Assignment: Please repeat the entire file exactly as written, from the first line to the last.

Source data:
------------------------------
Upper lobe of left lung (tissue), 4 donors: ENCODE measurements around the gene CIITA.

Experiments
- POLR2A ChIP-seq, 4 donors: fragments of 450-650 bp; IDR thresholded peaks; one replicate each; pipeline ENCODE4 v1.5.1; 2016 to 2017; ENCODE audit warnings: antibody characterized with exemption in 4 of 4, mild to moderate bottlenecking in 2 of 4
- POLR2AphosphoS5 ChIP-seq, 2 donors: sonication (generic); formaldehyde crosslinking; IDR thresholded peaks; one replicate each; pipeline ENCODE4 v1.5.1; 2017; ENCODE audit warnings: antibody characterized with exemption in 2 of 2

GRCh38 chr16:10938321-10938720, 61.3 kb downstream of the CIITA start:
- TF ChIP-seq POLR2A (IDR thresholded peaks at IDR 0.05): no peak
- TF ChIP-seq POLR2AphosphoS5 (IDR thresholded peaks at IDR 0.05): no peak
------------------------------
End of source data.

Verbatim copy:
Upper lobe of left lung (tissue), 4 donors: ENCODE measurements around the gene CIITA.

Experiments
- POLR2A ChIP-seq, 4 donors: fragments of 450-650 bp; IDR thresholded peaks; one replicate each; pipeline ENCODE4 v1.5.1; 2016 to 2017; ENCODE audit warnings: antibody characterized with exemption in 4 of 4, mild to moderate bottlenecking in 2 of 4
- POLR2AphosphoS5 ChIP-seq, 2 donors: sonication (generic); formaldehyde crosslinking; IDR thresholded peaks; one replicate each; pipeline ENCODE4 v1.5.1; 2017; ENCODE audit warnings: antibody characterized with exemption in 2 of 2

GRCh38 chr16:10938321-10938720, 61.3 kb downstream of the CIITA start:
- TF ChIP-seq POLR2A (IDR thresholded peaks at IDR 0.05): no peak
- TF ChIP-seq POLR2AphosphoS5 (IDR thresholded peaks at IDR 0.05): no peak